In the previous post in this series I looked at the first building block in the standards stack, the metadata standard ISO 11179. In using ISO 11179 the one area I had concerns was over how terminology and 11179 worked together (see the “So Many To Choose From” post to the right).
I also had a gut feeling that semantic technology could do a better job than what ISO 11179 could do for me – of course, you can place 11179 into a semantic implementation – but I was aware of standards like SKOS (Simple Knowledge Organization System) and thought it might be worth looking around.
So, armed with Google, I went out and had a look and came across the ISO 25964 standard.
I’m not quite sure what ‘clicked’ when I was searching but the appeal of ISO 25964 was:
- Simple model
- Allowed for hierarchy (e.g. higher level terms / lower level terms. I have talked about this in previous posts)
- Generic and allowed for loading different terminologies.
- I found a mapping document from ISO 25964 to SKOS that was interesting and helpful (see references below)
So I created a simple schema reflecting the ISO model and loaded several versions of the CDISC terminology into the model by taking the CDISC terminology RDF files and running a XSLT to convert them into the 25964 Schema.
I remain unconvinced about the way I have organised the URIs for the versions. I took the versions from December 2013 and all of those issued since applying a version to each. For each version I took the SDTM terminology and the COA (the old questionnaire and functional test terminology) and combined these into a single .ttl file for loading into Topbraid.
The following ‘manifest’ file lists the files I loaded and the version numbers. It may seem odd to start at 34 but I used a baseline of the first terminology release that I could find on the NCI Thesaurus web site which was April 2007 and I labeled this as version 1.
<?xml version="1.0"?> <CDISCTerminology> <Update date="2013-12-20" version="34"> <File filename="SDTM_2013-12-20.owl" /> <File filename="QS_2013-12-20.owl" /> </Update> <Update date="2014-03-28" version="35"> <File filename="SDTM_2014-03-28.owl" /> <File filename="QS_2014-03-28.owl" /> </Update> <Update date="2014-06-27" version="36"> <File filename="SDTM_2014-06-27.owl" /> <File filename="QS-FT_2014-06-27.owl" /> </Update> <Update date="2014-09-24" version="37"> <File filename="SDTM_2014-09-24.owl" /> <File filename="QS-FT_2014-09-24.owl" /> </Update> <Update date="2014-10-06" version="38"> <File filename="SDTM_2014-10-06.owl" /> <File filename="QS-FT_2014-09-24.owl" /> </Update> <Update date="2014-12-16" version="39"> <File filename="SDTM_2014-12-15.owl" /> <File filename="QS-FT_2014-12-16.owl" /> </Update> <Update date="2015-03-27" version="40"> <File filename="SDTM_2015-03-27.owl" /> <File filename="QS-FT_2015-03-27.owl" /> </Update> </CDISCTerminology>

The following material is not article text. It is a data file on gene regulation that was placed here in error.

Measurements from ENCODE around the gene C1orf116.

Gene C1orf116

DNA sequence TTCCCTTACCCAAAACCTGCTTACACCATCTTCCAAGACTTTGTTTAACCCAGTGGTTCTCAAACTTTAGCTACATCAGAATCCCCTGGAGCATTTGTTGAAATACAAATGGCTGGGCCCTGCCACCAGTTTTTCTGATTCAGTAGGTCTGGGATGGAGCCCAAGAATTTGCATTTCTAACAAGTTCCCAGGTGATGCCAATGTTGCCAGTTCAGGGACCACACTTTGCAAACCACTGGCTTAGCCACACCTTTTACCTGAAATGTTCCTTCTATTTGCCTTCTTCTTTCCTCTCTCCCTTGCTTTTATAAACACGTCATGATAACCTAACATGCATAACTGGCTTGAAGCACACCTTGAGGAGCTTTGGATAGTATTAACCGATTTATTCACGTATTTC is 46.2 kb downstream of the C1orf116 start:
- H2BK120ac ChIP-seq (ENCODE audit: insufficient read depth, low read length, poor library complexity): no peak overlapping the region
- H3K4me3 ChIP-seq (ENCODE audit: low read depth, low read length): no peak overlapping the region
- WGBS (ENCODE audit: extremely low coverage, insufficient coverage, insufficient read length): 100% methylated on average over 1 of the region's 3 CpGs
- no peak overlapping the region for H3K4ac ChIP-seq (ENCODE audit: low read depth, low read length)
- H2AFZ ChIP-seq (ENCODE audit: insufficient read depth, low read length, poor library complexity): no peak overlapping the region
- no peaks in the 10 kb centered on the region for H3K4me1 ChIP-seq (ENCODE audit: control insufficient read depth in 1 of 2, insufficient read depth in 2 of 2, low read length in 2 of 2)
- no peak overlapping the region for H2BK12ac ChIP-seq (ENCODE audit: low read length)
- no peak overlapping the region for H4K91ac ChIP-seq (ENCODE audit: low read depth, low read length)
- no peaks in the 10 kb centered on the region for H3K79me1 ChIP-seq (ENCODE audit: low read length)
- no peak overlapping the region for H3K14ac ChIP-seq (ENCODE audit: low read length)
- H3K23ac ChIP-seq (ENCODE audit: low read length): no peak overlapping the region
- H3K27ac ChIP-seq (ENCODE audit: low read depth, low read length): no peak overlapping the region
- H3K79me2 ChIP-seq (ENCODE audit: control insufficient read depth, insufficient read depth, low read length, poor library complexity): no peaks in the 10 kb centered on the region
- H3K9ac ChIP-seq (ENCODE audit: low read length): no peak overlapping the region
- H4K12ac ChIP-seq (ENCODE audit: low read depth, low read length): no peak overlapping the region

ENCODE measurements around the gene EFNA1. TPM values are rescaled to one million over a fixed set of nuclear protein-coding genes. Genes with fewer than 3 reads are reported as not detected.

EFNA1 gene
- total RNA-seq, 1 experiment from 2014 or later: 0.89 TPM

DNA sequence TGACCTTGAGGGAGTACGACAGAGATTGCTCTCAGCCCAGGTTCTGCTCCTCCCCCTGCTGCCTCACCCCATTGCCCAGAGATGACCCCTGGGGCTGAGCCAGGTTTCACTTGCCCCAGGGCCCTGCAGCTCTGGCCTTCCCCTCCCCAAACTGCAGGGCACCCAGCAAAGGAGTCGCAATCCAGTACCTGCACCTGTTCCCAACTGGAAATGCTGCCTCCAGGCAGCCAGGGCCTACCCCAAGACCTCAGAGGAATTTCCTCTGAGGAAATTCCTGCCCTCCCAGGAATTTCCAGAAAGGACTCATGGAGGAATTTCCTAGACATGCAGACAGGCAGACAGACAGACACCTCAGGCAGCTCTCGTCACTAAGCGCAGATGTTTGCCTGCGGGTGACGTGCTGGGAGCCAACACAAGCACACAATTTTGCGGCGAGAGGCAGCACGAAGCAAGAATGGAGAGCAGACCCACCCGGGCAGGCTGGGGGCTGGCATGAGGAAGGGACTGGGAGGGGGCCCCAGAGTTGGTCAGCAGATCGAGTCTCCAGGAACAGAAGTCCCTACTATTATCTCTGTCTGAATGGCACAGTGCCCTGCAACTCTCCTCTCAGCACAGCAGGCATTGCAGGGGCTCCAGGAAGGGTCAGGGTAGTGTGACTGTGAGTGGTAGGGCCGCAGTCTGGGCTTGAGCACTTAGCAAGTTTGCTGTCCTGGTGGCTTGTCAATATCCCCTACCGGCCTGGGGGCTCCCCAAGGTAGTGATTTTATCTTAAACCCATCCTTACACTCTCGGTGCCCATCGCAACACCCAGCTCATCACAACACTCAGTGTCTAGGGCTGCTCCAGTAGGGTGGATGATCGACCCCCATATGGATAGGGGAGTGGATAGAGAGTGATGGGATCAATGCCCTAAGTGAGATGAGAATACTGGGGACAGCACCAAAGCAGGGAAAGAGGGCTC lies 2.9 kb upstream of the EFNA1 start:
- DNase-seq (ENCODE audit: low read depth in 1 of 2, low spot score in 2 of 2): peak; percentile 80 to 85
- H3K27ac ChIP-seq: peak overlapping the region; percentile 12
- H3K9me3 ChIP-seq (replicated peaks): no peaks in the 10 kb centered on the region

One of my drivers for loading the terminology was to look at changes and version history. I initially tied to do this using SPARQL but failed. This was down to my knowledge rather than a limitation of SPARQL and my lack of knowledge about running queries across two or more namespaces. This is something I need to revisit.
So, wanting to get some results, I resorted to a simpler SPARQL query per version, and then used various XSLTs to convert the results into the various outputs that I wanted.
You can see the results in the Terminology Difference and History tools:
In terms of the actual mapping of the CDISC terminology to ISO 25964 see the image. The green boxes indicate where the CDISC terminology items get mapped to, the blue indicate the use of SKOS. The extensible attribute is the only item where I ‘extended’ the model but I would also note that I simplified the definition part of the model and the Preferred able Synonym parts just to get things working quickly.
Some other notes:
- Code List Items and Code Lists are related using skos:narrower
- Code Lists and the Terminology release are related using skos:inScheme.
- Both the classes are Thesaurus and ThesaurusConcept are subtypes of ISO11179:IdentifiedItem so as to use the version management features of ISO 11179
The standard itself is available on the ISO website and I also found a dedicated ISO 25964 website:
I also came across a few good reference relating ISO 25964 and SKOS:
- Word document that looks at ISO 25964 to SKOS mapping, very useful
- Slides about the ISO 25964 to SKOS mapping above
- Background paper The ISO 25964 Data Model for the Structure of an Information Retrieval Thesaurus
- More background materials The ISO 25964 data model for the structure of an information retrieval thesaurus
- More useful slides ISO 25964 – the new standard for thesauri and interoperability with other vocabularies
A single file can be found on GitHub as usual called ISO25964.ttl. The construction of the file should be easy to follow given the diagram above.
If anyone wants to see the actual terminology files or the XSLT files that I used to create them then quite happy to post those. Let me know via the comments.